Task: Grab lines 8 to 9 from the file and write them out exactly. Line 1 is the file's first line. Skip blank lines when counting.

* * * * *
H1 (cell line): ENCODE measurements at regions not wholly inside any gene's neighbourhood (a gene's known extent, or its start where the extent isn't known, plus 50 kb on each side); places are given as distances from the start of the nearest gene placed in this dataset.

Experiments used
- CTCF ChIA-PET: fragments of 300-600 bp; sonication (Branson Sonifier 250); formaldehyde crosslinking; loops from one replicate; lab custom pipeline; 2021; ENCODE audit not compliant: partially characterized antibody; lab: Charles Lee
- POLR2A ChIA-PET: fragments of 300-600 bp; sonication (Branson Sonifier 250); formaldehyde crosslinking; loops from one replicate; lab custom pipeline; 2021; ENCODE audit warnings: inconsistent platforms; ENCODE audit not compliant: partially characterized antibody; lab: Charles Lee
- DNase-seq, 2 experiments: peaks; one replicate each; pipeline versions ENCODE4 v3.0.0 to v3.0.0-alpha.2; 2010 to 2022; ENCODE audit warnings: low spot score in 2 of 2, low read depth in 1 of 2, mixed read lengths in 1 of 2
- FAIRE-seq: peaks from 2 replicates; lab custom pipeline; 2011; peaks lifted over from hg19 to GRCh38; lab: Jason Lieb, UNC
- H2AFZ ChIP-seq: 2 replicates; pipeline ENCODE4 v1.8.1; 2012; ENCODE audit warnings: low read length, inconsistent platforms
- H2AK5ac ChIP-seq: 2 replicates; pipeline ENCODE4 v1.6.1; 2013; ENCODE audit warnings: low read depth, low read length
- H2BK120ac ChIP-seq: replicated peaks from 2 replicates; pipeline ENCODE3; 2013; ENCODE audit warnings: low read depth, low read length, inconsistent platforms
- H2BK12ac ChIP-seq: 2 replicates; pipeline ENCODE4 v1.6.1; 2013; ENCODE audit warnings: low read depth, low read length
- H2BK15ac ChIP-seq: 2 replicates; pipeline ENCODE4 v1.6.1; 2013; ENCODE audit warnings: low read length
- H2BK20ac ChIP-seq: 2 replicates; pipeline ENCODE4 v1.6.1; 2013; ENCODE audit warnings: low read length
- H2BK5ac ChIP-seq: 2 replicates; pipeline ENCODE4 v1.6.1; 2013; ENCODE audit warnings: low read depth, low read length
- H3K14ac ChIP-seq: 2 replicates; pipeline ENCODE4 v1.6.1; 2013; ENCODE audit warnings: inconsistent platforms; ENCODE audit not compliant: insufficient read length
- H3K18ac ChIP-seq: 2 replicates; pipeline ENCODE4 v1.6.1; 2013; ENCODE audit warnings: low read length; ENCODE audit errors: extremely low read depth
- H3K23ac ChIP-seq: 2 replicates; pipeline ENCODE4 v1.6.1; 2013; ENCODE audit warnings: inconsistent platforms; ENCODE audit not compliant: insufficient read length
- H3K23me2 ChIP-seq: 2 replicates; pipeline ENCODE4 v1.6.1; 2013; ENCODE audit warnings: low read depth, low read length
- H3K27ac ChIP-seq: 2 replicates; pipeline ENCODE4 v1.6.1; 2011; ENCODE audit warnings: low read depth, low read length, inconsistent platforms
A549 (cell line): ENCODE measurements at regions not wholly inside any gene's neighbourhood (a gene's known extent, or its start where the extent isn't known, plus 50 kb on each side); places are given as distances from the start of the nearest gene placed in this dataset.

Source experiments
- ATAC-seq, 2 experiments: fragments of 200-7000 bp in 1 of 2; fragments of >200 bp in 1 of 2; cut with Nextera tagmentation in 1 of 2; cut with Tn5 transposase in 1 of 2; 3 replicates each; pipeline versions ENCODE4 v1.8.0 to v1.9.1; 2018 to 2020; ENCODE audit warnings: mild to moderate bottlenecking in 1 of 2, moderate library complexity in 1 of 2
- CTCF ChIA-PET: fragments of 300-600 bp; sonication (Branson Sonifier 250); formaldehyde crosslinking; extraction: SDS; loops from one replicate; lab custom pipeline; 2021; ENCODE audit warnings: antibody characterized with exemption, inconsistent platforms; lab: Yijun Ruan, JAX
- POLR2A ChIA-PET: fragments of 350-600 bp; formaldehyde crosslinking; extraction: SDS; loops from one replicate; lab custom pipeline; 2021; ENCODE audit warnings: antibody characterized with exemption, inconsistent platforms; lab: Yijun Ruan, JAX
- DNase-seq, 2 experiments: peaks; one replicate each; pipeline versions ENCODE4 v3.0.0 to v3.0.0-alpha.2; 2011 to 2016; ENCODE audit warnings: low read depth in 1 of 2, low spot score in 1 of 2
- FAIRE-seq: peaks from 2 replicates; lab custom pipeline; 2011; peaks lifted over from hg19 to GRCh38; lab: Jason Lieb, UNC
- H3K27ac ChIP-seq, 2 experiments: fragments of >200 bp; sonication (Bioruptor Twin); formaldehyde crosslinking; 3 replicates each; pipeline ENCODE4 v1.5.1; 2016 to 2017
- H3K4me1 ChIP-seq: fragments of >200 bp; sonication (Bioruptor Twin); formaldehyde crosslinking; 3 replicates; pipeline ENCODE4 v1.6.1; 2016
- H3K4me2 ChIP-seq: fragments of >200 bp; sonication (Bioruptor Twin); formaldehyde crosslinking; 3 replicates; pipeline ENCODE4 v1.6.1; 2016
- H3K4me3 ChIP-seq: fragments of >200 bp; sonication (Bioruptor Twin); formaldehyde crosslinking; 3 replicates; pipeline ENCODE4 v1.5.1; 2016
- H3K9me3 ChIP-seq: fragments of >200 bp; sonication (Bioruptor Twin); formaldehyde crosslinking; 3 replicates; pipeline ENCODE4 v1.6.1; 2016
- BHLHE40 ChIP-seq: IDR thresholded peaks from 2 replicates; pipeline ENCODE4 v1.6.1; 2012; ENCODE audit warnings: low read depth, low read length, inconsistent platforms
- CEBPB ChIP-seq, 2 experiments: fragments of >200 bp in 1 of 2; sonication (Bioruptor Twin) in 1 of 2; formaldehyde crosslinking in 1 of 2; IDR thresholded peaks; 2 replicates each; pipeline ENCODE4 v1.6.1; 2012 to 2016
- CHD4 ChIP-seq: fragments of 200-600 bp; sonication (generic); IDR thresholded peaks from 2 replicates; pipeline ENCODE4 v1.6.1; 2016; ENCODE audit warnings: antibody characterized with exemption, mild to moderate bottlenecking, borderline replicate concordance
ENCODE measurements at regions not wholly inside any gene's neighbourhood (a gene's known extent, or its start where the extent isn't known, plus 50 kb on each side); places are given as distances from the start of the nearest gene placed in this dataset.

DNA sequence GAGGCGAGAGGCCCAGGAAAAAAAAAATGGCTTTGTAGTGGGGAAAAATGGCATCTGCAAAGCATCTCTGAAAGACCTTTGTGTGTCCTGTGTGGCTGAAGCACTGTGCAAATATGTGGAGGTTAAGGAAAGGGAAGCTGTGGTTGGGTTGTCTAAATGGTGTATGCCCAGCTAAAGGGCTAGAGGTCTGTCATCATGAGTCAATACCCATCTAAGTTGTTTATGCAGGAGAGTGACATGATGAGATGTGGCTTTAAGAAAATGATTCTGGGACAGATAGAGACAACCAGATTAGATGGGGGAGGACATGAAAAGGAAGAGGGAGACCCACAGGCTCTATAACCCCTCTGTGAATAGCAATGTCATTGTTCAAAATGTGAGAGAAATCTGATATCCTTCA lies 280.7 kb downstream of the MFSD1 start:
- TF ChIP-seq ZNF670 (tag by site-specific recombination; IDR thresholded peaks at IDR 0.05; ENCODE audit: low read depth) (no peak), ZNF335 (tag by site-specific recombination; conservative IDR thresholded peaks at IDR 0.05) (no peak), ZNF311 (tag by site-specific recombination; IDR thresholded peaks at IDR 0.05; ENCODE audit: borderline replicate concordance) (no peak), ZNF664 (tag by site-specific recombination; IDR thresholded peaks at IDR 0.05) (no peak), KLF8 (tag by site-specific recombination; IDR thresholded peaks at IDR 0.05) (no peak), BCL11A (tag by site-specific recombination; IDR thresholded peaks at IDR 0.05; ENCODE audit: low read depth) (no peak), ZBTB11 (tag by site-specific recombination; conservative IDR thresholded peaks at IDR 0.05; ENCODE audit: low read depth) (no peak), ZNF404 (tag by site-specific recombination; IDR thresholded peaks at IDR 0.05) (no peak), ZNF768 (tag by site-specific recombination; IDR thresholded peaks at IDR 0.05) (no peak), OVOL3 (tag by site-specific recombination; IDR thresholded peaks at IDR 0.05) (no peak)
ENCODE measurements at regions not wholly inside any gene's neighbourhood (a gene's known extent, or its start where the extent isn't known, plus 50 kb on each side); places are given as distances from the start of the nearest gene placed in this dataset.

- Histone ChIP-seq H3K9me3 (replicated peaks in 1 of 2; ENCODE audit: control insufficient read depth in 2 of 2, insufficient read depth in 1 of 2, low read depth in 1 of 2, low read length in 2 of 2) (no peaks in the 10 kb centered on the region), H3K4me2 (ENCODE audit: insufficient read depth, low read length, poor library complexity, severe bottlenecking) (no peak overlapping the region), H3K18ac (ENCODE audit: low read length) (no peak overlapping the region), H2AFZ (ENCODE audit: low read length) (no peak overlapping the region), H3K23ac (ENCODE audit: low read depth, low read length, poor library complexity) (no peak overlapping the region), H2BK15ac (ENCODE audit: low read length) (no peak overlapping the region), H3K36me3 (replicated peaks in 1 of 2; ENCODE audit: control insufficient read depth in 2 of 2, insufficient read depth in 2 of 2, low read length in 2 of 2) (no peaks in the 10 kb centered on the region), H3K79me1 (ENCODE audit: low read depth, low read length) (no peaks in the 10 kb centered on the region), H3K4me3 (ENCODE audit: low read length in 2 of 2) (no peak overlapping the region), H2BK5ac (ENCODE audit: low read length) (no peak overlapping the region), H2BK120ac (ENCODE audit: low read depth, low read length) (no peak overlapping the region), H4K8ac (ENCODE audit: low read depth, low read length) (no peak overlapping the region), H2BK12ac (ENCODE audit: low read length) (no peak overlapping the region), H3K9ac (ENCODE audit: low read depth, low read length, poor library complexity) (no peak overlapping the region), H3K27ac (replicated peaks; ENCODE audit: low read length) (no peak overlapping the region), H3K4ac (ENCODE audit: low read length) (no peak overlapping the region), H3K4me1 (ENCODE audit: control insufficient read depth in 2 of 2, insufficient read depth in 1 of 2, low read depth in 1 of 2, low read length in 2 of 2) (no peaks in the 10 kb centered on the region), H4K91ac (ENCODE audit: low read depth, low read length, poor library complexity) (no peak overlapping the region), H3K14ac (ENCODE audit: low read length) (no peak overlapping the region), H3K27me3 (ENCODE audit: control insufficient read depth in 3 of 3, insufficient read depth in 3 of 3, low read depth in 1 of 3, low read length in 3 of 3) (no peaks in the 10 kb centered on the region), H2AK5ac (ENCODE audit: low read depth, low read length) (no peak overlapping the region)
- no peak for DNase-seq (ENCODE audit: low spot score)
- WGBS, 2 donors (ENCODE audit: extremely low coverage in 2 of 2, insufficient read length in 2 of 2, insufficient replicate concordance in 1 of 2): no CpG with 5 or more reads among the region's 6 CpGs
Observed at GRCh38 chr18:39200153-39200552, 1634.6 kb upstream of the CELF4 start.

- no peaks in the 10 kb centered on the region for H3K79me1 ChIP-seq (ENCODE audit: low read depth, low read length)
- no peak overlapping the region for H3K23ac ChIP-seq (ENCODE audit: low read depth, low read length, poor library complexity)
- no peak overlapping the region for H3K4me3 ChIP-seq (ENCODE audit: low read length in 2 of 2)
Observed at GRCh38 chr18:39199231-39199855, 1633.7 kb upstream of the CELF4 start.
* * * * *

- H2AK5ac ChIP-seq: 2 replicates; pipeline ENCODE4 v1.6.1; 2013; ENCODE audit warnings: low read depth, low read length
- H2BK120ac ChIP-seq: replicated peaks from 2 replicates; pipeline ENCODE3; 2013; ENCODE audit warnings: low read depth, low read length, inconsistent platforms